Sooner or later, the lead actor of the movie-within-a-movie being made in “A Brighter Tomorrow” jokes, disgruntled director Giovanni (self-referential cornball Nanni Moretti’s latest on-screen avatar) was bound to make a movie that ended with its protagonist’s suicide — the implication being, the world wouldn’t be so surprised to find the helmer putting a noose around his own neck.
Well, he does and he doesn’t go that far in a high-concept meta-comedy that presents its director’s personal disillusion with art, love and the state of the world, before becoming a “just kidding” group hug for his fans. That’s a sizable public in Moretti’s native Italy, where this welcome return-to-form has already been a commercial success. The director’s not nearly as big a deal abroad, however, to the extent that few may care whether the Cannes regular (who won the Palme d’Or for “A Son’s Room” in 2001) has got his groove back.
Fewer still will have the PhD-level familiarity with his filmography to appreciate all the in-jokes to his oeuvre, which builds to a feel-good reunion of actors from the real-life Moretti’s previous movies. The director, who is frequently described as “the Italian Woody Allen,” reengages repeat collaborator Margherita Buy as his character’s partner and producer, Paola, who’s had enough with Moretti … er, Giovanni’s self-centeredness.
Moretti clearly realizes that his detractors have the same issue (although my longstanding gripe has more to do with his baldly manipulative sense of melodrama), portraying himself as a benign egomaniac. Giovanni berates actors for bringing their own ideas to the set and forces his family to watch Jacques Demy classic “Lola” before each production. In one scene, he takes a pair of scissors to a freshly tailored costume, suggesting that the damage makes it look more “realistic.” But has anything ever felt realistic in a Nanni Moretti movie? His popularity reminds just how far Italian cinema has fallen from its early-’60s high.
Giovanni may be the main character of “A Better Tomorrow” — a conceit shamelessly lifted from Fellini’s “8 1/2” — but Moretti pokes fun at himself, privileging other characters’ points of view as well. Early on, Paola hires a therapist to help her break the news that she wants a divorce. How to call “cut” on a 40-year marriage to someone so preoccupied with his own career, she wonders? More to the point, can normal people relate to a filmmaker’s frustration that he can’t control everything in his life?
Despite the hollow flattery heaped upon him by a sycophantic French producer (Mathieu Amalric), Giovanni is struggling to pull off his latest project, a limited-interest drama about the complicity of Italy’s Communist Party in the Hungarian Revolution of 1956. He loses his temper when he discovers modern artifacts clearly visible on his period set, and yet, some of the movie’s most magical scenes allow past and present to bleed together — like the young couple seen watching “La Dolce Vita.” As soon as the lights come up, the guy turns to his girlfriend and complains about “these bourgeois characters [with] their existential problems, their boredom, their hopeless sadness,” at which point, Giovanni leans in and directs them into a more satisfying romantic exchange.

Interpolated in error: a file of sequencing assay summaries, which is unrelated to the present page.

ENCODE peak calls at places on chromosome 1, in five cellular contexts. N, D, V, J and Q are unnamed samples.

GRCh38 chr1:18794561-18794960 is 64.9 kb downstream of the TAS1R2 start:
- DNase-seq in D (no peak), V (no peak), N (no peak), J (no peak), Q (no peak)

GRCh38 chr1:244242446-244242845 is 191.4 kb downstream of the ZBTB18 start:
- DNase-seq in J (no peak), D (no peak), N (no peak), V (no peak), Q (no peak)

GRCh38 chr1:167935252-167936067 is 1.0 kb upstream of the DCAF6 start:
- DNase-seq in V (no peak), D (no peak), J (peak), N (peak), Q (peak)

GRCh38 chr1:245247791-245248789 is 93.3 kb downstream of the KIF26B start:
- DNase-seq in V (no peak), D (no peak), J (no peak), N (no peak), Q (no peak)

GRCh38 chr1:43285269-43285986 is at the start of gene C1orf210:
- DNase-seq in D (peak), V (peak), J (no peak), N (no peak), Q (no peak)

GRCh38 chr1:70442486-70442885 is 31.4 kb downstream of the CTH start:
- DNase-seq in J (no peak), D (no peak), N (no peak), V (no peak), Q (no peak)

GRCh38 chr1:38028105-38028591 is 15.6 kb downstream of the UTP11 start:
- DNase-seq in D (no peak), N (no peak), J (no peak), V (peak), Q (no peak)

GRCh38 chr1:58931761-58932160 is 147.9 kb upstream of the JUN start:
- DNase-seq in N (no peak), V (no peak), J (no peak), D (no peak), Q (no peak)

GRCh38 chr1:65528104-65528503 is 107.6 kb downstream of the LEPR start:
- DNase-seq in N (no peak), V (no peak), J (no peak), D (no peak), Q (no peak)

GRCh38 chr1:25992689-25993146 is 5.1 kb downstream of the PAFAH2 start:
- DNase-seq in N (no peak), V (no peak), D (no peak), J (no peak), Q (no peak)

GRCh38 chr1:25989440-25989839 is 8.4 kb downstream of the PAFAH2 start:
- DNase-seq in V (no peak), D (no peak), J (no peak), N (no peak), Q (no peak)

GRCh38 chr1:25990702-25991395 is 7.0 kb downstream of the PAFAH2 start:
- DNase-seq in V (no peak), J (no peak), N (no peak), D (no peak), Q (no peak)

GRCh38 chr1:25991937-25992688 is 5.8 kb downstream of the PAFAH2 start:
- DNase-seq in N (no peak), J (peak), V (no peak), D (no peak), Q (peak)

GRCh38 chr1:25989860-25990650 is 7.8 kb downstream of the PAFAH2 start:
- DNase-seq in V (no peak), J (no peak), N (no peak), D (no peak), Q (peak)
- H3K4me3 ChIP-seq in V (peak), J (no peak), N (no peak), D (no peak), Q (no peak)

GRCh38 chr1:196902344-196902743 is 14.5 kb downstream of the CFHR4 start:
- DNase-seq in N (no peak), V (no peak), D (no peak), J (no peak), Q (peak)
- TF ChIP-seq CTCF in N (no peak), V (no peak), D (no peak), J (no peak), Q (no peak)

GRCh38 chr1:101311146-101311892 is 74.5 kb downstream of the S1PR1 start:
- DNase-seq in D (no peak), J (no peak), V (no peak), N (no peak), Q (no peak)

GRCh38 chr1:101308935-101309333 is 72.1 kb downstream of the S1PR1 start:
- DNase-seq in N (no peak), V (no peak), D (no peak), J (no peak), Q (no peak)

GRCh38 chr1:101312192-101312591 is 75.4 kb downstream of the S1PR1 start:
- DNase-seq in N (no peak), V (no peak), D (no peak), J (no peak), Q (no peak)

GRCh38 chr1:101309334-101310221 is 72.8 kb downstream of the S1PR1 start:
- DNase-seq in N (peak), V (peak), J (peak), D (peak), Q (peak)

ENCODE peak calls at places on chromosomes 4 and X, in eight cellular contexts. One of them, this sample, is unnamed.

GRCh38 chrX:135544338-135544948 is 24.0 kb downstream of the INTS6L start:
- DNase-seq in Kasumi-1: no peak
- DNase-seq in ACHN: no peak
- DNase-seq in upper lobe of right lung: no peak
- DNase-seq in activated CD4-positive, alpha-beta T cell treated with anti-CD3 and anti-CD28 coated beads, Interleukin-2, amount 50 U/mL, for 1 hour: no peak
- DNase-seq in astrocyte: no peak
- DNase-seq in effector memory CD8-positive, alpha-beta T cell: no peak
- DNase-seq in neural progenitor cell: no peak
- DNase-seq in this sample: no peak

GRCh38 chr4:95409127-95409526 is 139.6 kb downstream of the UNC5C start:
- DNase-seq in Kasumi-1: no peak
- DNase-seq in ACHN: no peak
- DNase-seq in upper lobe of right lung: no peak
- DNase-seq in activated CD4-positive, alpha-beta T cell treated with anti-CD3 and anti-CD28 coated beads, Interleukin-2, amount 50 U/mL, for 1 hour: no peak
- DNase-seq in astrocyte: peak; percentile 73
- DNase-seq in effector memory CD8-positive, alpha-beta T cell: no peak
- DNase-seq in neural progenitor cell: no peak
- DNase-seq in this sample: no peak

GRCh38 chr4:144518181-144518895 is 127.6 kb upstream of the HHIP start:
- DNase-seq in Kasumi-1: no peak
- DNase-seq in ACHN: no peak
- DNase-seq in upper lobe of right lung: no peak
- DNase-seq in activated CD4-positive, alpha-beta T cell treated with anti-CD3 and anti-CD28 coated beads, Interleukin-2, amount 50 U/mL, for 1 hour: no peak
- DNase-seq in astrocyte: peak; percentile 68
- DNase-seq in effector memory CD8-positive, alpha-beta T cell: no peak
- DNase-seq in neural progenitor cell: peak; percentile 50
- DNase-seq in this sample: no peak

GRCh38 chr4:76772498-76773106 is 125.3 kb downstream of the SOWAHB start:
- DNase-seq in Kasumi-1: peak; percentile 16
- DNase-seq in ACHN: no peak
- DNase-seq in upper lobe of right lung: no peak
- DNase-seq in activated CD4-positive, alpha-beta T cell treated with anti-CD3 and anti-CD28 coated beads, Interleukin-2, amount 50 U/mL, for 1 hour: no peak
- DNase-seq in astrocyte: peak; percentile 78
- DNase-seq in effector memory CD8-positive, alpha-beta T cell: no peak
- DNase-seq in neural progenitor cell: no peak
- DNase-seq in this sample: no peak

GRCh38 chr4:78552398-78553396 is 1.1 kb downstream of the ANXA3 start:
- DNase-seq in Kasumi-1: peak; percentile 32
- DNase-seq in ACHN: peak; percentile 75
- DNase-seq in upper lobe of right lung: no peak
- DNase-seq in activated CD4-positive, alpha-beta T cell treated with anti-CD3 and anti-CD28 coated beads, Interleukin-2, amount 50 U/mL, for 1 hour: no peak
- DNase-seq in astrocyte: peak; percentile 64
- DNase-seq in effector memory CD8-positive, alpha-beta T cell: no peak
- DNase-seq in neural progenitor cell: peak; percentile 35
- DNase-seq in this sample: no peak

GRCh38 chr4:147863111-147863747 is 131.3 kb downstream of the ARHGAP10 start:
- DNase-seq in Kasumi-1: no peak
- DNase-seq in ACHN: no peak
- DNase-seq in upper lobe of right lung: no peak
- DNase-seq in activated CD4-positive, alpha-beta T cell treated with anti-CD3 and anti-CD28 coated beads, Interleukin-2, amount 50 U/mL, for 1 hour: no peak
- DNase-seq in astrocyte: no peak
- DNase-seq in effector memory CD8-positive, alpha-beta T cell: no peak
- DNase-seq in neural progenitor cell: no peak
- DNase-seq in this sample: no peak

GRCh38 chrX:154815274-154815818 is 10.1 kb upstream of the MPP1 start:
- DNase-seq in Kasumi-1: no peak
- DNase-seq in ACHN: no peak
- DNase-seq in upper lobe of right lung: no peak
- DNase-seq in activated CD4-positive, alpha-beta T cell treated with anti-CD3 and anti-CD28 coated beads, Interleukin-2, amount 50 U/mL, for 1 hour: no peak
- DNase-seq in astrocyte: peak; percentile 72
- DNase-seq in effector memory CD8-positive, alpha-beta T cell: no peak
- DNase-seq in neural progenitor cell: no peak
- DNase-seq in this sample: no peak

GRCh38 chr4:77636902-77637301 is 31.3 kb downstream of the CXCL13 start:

Within the insular bubble that is a film, the director is God, and “A Better Tomorrow” blurs the lines between Giovanni’s life, his movies and Moretti’s own filmography. In so many playful ways, Moretti interrogates what cinema means to audiences, defending the kind of movies he feels compelled to make — movies that make people feel something. That’s the magic of cinema, as far as he’s concerned, and Moretti’s committed to it, even if it means air-dropping a musical number into the middle of his movie.
More “political” still, he takes on the soulless thinking of streamers, taking a meeting with Netflix execs in which he rejects their algorithm-driven suggestions. You want to cheer for him in that moment, although he can be plenty irritating, too, as when he intervenes on the set of a cocky young director’s climactic shoot-out to rail against the glorification of violence in movies. Punching down on the poor kid, Giovanni speed-dials his friend Martin Scorsese to back him up — a nod to the “Annie Hall” scene where Woody Allen consults Marshall McLuhan perhaps — but the call goes straight to voicemail.
“A Better Tomorrow” overflows with such ideas, which show a fresh engagement with the medium from the still-feisty director, now pushing 70 (one scene finds the spry guy scootering around his beloved Piazza Mazzini neighborhood). Do we believe even for a second that Moretti’s had it with the industry … or with life? Of course not. He’s one of those directors, so deeply adored in his home country (like French fave Claude Lelouch), who has just come up with the perfect excuse for foreign cinematheques and film societies a reason to program his greatest hits: by giving them the cheese sauce on all that’s come before.